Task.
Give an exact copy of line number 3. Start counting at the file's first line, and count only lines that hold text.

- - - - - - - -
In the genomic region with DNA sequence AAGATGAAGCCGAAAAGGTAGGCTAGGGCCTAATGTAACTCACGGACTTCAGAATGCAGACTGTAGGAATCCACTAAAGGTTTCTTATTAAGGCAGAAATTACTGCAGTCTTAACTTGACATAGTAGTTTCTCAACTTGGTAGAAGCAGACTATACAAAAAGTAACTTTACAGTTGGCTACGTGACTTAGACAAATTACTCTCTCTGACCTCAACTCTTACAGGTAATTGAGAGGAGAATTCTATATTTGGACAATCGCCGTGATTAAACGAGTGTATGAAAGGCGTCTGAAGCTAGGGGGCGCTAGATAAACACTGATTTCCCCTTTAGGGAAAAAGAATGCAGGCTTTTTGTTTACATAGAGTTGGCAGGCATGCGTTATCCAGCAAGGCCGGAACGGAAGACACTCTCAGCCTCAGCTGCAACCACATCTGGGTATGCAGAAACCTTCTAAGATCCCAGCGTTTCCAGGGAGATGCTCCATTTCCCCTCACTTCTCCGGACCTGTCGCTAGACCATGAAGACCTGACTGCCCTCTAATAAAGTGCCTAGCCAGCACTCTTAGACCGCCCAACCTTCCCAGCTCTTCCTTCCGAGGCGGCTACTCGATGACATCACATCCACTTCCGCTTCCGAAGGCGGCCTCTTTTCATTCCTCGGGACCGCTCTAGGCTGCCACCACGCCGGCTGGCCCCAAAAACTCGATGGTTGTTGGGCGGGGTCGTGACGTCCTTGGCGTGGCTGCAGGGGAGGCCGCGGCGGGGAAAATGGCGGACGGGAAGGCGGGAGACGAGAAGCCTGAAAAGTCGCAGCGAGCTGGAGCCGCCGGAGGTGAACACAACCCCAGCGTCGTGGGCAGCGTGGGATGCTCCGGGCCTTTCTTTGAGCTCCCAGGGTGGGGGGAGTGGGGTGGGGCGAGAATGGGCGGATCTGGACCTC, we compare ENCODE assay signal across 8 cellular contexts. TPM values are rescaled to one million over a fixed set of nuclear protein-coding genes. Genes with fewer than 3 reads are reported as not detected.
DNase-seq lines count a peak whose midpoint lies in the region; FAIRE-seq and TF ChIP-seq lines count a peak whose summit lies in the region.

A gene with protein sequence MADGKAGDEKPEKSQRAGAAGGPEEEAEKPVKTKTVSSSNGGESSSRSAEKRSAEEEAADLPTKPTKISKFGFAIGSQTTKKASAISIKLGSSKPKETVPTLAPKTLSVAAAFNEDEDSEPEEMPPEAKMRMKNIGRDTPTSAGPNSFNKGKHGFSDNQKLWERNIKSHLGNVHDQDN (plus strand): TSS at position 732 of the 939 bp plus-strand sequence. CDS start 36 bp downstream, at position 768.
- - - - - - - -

A gene with protein sequence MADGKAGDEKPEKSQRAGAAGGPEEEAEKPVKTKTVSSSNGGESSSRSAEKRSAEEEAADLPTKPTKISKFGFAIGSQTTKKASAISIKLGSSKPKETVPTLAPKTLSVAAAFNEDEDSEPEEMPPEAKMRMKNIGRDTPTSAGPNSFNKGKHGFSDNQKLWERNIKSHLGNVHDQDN (plus strand): TSS at position 732 of the 939 bp plus-strand sequence. CDS start 36 bp downstream, at position 768.